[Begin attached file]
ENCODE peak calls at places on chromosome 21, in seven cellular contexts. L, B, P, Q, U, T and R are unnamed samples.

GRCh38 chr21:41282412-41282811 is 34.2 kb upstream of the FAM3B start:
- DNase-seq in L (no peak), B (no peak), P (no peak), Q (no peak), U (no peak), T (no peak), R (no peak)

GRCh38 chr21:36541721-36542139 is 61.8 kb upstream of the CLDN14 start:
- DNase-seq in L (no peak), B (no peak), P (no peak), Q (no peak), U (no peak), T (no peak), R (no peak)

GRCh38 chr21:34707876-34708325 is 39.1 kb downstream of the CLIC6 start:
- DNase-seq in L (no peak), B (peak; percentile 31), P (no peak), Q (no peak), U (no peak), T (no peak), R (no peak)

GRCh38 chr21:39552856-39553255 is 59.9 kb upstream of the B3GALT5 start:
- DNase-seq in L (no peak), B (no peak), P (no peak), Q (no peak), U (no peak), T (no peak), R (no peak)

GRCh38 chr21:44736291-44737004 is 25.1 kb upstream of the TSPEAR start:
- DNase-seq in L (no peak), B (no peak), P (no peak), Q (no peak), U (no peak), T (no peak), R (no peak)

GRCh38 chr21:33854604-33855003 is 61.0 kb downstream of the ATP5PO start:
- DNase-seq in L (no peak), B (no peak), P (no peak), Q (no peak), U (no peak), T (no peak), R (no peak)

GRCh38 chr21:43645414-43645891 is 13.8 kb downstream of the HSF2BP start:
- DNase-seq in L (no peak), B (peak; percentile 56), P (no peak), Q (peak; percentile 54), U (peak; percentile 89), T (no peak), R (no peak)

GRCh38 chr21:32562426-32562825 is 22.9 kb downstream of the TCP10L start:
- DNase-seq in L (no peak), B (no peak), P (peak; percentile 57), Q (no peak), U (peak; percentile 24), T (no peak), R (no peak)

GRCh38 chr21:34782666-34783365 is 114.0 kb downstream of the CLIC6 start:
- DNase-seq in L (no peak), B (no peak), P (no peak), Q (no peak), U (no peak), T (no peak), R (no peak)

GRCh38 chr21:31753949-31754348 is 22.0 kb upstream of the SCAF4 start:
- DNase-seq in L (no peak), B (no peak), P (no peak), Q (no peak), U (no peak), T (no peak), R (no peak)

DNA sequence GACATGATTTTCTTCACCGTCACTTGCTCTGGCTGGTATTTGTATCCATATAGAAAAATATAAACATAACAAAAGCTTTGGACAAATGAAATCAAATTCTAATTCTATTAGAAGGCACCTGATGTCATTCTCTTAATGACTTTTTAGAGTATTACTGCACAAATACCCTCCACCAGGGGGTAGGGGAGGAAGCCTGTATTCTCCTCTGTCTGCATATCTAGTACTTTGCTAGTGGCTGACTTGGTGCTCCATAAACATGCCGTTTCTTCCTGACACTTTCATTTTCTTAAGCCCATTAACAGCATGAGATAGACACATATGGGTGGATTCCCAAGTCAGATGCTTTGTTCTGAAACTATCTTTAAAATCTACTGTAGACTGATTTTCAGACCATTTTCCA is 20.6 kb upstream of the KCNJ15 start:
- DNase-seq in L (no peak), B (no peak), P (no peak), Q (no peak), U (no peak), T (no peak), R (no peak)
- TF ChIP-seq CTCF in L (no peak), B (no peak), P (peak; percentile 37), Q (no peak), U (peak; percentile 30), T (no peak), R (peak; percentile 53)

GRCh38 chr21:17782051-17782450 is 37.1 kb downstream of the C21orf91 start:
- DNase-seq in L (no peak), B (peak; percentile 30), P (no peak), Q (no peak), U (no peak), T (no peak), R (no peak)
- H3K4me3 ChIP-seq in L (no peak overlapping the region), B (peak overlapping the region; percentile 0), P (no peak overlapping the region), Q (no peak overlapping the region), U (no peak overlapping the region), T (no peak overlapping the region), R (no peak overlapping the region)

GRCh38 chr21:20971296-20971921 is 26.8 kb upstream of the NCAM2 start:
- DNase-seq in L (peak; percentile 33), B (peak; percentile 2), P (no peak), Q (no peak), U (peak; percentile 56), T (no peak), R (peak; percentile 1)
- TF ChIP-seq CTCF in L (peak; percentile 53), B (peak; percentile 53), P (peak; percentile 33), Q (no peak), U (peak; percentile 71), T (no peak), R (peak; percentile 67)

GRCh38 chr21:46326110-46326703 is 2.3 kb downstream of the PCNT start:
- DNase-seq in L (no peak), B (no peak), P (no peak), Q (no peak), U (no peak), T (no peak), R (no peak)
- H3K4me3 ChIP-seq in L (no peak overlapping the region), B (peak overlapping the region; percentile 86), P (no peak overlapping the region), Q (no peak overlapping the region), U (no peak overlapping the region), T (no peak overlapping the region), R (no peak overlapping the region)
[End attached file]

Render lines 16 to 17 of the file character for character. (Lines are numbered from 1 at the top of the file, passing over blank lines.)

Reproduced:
GRCh38 chr21:32562426-32562825 is 22.9 kb downstream of the TCP10L start:
- DNase-seq in L (no peak), B (no peak), P (peak; percentile 57), Q (no peak), U (peak; percentile 24), T (no peak), R (no peak)